One of First Shaughnessy’s most iconic homes, Hycroft Manor, was built by the president of the Fraser River Lumber Company and member of Parliament Alexander McRae and his wife, Blaunche. Perched at the foot of the neighbourhood with a view of the city, Hycroft announced its grandeur with a neoclassical façade. Behind it were 30 rooms, including a ballroom and 20,000-bottle wine cellar. It’s now best known as a popular backdrop for wedding photos.
Like Hycroft, Glen Brae was commissioned by a Scottish magnate, lumber and land baron William Tait. Constructed in 1910, the 16,000-square-foot mansion featured twin domed turrets and one of the province’s first elevators. After Tait’s death, the house fell into decline and was rented for $150 per month by the Canadian Knights of Ku Klux Klan in 1925. The group proudly marched from downtown Vancouver to their lavish new digs along Granville Street. The residence would serve as a site for a kindergarten and private hospital before taking on its present incarnation as Canuck Place, the children’s hospice sponsored by the Vancouver Canucks NHL team, in 1995.
Another notable home visible to commuters heading downtown is located at 3338 Granville. Built in 1913 by Dr. W. Brydon-Jack, who would become a coroner for the city, the Tudor-revival-style mansion has been the consulate general of China and the location of regular protests by the Falun Gong spiritual movement for more than two decades.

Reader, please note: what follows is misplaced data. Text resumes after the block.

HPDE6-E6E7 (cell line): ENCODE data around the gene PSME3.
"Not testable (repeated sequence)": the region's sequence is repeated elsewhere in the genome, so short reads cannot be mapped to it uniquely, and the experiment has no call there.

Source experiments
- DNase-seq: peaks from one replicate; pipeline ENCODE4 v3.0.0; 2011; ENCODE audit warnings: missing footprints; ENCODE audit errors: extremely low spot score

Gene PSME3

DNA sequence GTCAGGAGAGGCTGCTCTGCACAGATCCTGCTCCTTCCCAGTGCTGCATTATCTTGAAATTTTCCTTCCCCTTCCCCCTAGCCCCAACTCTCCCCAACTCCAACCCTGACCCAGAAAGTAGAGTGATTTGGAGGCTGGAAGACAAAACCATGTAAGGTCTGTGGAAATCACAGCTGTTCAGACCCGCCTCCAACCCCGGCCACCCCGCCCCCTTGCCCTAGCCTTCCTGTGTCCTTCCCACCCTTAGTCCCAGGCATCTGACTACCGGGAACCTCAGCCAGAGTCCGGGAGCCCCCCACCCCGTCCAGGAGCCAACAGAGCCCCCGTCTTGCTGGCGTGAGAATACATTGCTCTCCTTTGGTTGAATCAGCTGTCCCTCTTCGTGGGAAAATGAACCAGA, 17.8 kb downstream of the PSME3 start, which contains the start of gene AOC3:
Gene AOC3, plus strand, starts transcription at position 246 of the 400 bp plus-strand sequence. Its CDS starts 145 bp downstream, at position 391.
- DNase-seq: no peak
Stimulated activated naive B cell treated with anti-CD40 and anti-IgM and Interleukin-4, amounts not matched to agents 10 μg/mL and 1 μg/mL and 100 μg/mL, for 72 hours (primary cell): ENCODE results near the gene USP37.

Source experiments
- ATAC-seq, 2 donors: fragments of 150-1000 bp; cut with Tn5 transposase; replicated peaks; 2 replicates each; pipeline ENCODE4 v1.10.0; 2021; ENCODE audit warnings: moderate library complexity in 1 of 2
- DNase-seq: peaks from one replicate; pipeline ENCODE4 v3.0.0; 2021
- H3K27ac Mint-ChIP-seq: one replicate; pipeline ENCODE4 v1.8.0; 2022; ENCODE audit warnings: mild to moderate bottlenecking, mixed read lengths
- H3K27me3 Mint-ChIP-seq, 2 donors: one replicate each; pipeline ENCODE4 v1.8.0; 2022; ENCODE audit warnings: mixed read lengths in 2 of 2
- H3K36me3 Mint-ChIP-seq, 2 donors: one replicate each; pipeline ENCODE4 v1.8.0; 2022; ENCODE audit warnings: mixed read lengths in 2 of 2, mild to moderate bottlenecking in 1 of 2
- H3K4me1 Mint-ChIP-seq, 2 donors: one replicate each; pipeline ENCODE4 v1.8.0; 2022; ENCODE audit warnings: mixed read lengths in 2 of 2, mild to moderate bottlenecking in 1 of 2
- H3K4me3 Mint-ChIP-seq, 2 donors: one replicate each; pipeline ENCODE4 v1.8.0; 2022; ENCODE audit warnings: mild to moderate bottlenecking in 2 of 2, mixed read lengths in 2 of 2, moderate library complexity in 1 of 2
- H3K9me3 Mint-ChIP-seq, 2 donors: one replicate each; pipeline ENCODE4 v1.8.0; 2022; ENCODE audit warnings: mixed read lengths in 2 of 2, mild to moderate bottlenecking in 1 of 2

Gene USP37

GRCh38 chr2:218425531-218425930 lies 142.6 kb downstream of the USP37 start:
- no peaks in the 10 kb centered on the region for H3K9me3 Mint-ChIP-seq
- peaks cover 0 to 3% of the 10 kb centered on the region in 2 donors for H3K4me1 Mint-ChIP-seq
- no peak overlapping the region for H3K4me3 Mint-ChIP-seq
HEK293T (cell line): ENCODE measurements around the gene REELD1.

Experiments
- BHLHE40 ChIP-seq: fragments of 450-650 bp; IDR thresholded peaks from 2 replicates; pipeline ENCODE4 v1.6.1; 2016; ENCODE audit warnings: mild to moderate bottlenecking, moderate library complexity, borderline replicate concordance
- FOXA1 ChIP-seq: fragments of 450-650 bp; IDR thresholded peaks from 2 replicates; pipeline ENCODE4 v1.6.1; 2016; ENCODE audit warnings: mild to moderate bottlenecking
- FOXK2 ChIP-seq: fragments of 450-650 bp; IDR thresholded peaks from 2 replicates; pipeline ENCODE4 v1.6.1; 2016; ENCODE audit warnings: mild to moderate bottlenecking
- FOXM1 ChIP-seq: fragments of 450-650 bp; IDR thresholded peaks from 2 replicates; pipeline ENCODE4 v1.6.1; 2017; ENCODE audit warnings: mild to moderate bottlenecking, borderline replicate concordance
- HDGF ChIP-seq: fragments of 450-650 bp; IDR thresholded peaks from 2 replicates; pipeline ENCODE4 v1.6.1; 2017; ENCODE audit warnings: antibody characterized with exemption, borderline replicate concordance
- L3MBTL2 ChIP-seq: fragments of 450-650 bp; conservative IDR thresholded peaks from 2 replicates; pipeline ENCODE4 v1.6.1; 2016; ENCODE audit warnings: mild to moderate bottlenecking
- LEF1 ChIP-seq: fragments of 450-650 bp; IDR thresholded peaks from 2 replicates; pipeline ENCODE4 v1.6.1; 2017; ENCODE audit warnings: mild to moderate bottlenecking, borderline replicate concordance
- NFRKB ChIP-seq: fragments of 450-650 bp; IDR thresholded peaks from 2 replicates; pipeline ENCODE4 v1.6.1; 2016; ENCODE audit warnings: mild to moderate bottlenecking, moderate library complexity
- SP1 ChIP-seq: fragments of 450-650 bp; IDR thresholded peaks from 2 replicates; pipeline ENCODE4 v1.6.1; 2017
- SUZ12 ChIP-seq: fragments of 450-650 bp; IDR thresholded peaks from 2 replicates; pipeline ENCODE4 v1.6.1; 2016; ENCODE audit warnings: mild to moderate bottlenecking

Early in Shaughnessy’s history, a relatively modest home on Osler Street was rocked by the 1924 murder of Janet Smith. A century before Chelsea Poorhouse’s body was found, the body of a 22-year-old Scottish nanny was discovered by the property’s other domestic, a Chinese houseboy named Wong Foon Sing, with a gunshot wound to her head. Although the death was initially ruled a suicide and Smith’s body quickly embalmed before an autopsy could be performed, suspicion fell on Wong, who was kidnapped—with the tacit permission of the attorney general—and tortured for six weeks by a group of prominent Vancouverites dressed in Ku Klux Klan robes. Wong was subsequently tried for murder and acquitted. In the ensuing years, speculation has pointed to the involvement of Smith’s drug-smuggling employer, Fred Baker; Jack Nichol, the playboy son of Lieutenant Governor Walter Nichol; and one of the McRae daughters of Hycroft Manor, with whom the younger Nichol was romantically involved.